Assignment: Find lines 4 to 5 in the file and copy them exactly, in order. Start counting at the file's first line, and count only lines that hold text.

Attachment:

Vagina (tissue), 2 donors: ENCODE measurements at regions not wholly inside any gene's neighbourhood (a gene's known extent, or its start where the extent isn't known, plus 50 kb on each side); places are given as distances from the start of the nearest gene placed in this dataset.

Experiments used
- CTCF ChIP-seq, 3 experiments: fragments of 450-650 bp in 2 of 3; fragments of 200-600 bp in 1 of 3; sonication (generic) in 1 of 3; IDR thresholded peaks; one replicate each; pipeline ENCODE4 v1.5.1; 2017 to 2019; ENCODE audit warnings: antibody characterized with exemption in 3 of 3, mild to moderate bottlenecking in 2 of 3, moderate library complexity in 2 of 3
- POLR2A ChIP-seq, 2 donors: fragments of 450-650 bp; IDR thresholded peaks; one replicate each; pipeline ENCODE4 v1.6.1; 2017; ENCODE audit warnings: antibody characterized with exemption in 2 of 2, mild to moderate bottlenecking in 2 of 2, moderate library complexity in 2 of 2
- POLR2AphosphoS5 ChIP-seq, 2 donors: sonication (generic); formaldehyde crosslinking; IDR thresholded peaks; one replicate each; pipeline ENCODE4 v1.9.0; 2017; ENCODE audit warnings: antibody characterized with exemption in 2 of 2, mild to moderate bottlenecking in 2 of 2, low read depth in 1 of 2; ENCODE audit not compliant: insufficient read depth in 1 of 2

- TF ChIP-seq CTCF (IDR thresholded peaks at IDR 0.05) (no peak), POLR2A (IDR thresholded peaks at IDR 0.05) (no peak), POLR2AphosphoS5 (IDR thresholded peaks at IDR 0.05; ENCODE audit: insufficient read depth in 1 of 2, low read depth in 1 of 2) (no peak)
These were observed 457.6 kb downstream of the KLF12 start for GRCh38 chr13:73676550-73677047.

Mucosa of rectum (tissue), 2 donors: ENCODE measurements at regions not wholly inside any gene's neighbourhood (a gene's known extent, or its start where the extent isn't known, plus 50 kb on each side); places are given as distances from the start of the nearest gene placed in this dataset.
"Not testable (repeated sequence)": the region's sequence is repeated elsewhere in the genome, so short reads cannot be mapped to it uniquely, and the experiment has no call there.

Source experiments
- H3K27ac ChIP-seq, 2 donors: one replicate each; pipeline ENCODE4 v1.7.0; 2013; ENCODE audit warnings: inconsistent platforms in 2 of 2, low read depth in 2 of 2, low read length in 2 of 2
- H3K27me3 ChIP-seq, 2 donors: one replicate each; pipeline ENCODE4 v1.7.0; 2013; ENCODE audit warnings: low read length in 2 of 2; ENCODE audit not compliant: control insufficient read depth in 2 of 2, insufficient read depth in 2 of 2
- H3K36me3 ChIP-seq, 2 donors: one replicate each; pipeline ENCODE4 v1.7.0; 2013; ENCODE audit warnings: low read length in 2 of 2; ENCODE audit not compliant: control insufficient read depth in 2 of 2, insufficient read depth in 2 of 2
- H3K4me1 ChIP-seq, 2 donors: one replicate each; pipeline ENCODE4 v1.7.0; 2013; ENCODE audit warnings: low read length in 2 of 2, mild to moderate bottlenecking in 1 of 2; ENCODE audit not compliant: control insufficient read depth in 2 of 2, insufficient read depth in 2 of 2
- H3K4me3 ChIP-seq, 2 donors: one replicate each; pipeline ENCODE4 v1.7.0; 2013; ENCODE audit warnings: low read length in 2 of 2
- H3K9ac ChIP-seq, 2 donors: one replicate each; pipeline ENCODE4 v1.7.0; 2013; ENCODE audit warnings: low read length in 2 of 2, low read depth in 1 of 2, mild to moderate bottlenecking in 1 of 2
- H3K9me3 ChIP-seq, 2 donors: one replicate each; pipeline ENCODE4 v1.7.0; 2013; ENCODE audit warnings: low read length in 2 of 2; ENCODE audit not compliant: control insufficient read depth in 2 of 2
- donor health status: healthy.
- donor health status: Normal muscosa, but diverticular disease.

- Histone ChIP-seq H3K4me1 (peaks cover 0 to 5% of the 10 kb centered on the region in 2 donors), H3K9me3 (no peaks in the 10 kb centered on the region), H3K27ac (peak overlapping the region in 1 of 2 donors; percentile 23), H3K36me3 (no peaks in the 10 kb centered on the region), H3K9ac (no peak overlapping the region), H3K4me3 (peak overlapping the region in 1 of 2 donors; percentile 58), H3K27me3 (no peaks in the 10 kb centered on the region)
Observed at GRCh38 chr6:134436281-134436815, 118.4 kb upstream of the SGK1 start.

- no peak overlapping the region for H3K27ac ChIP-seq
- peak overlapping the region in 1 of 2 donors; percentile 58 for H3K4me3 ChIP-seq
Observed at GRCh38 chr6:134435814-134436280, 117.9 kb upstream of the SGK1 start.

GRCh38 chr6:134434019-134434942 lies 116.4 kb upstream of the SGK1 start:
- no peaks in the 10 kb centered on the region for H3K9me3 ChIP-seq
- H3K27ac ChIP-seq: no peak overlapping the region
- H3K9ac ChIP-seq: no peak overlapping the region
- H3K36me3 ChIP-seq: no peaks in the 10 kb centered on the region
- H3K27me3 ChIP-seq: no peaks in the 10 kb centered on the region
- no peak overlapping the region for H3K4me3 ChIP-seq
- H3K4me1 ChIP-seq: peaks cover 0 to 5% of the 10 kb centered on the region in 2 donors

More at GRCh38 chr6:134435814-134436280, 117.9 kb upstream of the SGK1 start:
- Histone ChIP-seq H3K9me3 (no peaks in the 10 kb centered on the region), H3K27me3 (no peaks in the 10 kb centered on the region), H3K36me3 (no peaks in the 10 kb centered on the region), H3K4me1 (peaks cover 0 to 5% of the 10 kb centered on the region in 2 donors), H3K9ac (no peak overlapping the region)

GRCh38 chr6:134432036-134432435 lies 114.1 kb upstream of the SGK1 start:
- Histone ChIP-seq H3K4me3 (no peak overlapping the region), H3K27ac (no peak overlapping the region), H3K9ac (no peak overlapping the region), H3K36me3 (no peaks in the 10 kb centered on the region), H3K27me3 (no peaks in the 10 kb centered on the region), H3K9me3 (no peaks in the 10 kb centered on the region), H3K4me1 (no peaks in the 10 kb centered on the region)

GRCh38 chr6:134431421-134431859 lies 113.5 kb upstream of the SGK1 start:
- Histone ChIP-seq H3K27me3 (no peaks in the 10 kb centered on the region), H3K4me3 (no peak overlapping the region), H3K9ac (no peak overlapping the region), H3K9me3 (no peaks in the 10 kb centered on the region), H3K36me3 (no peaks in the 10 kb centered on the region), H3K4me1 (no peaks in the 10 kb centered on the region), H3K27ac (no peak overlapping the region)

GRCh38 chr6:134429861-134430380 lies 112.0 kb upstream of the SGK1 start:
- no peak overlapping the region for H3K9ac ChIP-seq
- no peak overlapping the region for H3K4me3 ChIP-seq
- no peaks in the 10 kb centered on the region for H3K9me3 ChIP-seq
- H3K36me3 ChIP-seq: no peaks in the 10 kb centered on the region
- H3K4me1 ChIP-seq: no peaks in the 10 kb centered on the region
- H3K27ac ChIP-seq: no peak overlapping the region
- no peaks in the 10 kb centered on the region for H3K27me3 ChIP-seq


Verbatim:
- POLR2A ChIP-seq, 2 donors: fragments of 450-650 bp; IDR thresholded peaks; one replicate each; pipeline ENCODE4 v1.6.1; 2017; ENCODE audit warnings: antibody characterized with exemption in 2 of 2, mild to moderate bottlenecking in 2 of 2, moderate library complexity in 2 of 2
- POLR2AphosphoS5 ChIP-seq, 2 donors: sonication (generic); formaldehyde crosslinking; IDR thresholded peaks; one replicate each; pipeline ENCODE4 v1.9.0; 2017; ENCODE audit warnings: antibody characterized with exemption in 2 of 2, mild to moderate bottlenecking in 2 of 2, low read depth in 1 of 2; ENCODE audit not compliant: insufficient read depth in 1 of 2